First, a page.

You’ll get a qualification at the end of each course you complete – and can progress through them if you like (for example, going from HNC to HND).
Courses are likely to be more vocational – geared towards a specific career. The class sizes are normally smaller than university lectures.
Courses usually have a fairly structured timetables of lectures, practical classes and seminars. You can study for different types of qualification – National Qualifications, vocational courses, Access courses, modules, HNCs, HNDs.
You’ll probably study for four years before you get a qualification.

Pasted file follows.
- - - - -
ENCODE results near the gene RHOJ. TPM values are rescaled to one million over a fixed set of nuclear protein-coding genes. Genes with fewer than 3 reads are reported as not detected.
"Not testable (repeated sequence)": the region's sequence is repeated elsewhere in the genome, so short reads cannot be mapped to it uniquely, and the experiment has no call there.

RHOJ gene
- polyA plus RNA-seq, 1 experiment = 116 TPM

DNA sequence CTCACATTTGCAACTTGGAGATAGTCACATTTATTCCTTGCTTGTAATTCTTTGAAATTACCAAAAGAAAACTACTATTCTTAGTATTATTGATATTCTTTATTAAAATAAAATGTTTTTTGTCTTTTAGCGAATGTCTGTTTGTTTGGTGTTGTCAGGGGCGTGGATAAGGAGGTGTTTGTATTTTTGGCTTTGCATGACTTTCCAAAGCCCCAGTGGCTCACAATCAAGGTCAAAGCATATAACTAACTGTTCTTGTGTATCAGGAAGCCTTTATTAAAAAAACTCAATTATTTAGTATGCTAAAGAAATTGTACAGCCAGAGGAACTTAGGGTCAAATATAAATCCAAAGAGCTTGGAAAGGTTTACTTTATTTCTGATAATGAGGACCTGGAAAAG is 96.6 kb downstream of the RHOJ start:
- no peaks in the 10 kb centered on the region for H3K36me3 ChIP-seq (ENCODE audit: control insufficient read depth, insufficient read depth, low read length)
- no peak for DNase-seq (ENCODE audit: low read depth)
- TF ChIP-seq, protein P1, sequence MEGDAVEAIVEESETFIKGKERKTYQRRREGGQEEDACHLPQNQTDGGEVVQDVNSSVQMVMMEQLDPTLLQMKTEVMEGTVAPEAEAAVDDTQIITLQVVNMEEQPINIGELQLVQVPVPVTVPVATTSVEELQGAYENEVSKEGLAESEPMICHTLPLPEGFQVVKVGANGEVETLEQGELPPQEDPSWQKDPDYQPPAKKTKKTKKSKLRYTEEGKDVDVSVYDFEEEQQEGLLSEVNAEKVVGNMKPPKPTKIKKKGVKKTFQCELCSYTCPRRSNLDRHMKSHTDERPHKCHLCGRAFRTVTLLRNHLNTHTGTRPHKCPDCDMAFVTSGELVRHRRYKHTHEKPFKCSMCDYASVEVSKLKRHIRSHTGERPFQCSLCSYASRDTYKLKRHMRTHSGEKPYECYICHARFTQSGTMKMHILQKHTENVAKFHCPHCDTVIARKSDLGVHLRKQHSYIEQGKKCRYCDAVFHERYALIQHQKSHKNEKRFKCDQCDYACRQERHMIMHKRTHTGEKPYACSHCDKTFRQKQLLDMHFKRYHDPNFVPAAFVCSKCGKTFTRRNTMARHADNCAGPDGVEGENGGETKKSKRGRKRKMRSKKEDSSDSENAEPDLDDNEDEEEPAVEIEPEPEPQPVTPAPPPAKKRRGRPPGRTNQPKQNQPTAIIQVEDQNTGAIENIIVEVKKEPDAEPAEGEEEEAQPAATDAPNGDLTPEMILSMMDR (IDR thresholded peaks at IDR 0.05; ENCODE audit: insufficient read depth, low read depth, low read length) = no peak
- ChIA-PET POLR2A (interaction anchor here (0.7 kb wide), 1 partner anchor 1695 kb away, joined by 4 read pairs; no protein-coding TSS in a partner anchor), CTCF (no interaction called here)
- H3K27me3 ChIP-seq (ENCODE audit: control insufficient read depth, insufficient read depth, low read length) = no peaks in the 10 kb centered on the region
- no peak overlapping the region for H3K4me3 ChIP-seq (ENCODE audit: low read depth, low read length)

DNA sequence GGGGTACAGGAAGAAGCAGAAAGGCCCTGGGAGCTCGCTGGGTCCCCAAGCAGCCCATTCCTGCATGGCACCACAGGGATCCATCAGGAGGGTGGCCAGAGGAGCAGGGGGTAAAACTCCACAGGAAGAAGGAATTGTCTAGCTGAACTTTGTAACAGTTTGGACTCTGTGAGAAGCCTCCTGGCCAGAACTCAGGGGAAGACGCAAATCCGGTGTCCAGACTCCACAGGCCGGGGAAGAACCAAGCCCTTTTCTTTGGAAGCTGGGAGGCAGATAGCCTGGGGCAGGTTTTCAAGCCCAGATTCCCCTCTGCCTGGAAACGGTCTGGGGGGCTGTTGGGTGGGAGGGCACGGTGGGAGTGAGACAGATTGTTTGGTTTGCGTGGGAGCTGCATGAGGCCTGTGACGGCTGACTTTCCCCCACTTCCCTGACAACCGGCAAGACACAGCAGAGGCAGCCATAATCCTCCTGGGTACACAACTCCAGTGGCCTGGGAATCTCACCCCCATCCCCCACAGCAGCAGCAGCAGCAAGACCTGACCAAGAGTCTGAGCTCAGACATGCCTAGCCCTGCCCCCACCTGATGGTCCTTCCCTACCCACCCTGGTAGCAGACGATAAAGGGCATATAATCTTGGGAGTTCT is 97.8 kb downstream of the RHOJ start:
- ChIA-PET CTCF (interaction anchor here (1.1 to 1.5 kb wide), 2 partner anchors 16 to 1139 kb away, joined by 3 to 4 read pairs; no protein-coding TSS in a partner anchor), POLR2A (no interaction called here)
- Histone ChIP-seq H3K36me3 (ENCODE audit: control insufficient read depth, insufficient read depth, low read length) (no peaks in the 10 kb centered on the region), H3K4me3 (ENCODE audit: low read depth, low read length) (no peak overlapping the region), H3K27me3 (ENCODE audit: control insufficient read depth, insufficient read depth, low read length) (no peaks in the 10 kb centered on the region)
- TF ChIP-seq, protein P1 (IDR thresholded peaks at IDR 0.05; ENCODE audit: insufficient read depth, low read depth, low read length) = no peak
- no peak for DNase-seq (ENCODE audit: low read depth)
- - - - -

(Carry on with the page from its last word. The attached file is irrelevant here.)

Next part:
Depending on what you study, courses are a mix of practical and vocational, and more academic, exploring a particular subject.
You could be in large lectures with hundreds of other students.
You’ll be expected to study independently – less lectures and classes, but more reading in your own time.
You can study for degrees, Masters courses, and in some subjects move on to postgraduate courses.
From college to university
Colleges and unis often have agreements called articulation. This let students go from HNC and HND courses into year two or three of a degree.
Some colleges also offer associate degrees in partnership with universities. The first two years are studied at college and the rest at a partner university.
Before you pick a course, check what arrangements are in place.